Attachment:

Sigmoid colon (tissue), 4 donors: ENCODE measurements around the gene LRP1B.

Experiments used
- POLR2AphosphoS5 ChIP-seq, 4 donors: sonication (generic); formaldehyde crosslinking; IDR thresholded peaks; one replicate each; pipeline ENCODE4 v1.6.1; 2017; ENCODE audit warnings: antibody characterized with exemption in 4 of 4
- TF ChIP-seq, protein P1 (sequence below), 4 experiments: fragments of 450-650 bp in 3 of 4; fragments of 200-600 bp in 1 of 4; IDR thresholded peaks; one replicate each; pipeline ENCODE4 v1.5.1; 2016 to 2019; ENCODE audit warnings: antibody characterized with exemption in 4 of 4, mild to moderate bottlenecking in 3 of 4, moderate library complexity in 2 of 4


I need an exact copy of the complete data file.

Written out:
Sigmoid colon (tissue), 4 donors: ENCODE measurements around the gene LRP1B.

Experiments used
- POLR2AphosphoS5 ChIP-seq, 4 donors: sonication (generic); formaldehyde crosslinking; IDR thresholded peaks; one replicate each; pipeline ENCODE4 v1.6.1; 2017; ENCODE audit warnings: antibody characterized with exemption in 4 of 4
- TF ChIP-seq, protein P1 (sequence below), 4 experiments: fragments of 450-650 bp in 3 of 4; fragments of 200-600 bp in 1 of 4; IDR thresholded peaks; one replicate each; pipeline ENCODE4 v1.5.1; 2016 to 2019; ENCODE audit warnings: antibody characterized with exemption in 4 of 4, mild to moderate bottlenecking in 3 of 4, moderate library complexity in 2 of 4